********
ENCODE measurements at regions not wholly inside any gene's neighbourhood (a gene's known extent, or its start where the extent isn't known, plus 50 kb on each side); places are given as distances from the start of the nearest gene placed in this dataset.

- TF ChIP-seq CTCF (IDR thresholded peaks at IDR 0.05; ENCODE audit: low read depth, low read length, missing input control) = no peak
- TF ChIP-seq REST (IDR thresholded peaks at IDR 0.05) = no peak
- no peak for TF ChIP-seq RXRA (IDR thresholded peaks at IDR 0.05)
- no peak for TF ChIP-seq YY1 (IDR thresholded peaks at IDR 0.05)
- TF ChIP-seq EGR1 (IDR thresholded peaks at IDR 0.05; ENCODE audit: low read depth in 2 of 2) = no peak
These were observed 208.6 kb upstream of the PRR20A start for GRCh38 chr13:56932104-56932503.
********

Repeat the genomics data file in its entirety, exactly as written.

ENCODE measurements at regions not wholly inside any gene's neighbourhood (a gene's known extent, or its start where the extent isn't known, plus 50 kb on each side); places are given as distances from the start of the nearest gene placed in this dataset.

- TF ChIP-seq CTCF (IDR thresholded peaks at IDR 0.05; ENCODE audit: low read depth, low read length, missing input control) = no peak
- TF ChIP-seq REST (IDR thresholded peaks at IDR 0.05) = no peak
- no peak for TF ChIP-seq RXRA (IDR thresholded peaks at IDR 0.05)
- no peak for TF ChIP-seq YY1 (IDR thresholded peaks at IDR 0.05)
- TF ChIP-seq EGR1 (IDR thresholded peaks at IDR 0.05; ENCODE audit: low read depth in 2 of 2) = no peak
These were observed 208.6 kb upstream of the PRR20A start for GRCh38 chr13:56932104-56932503.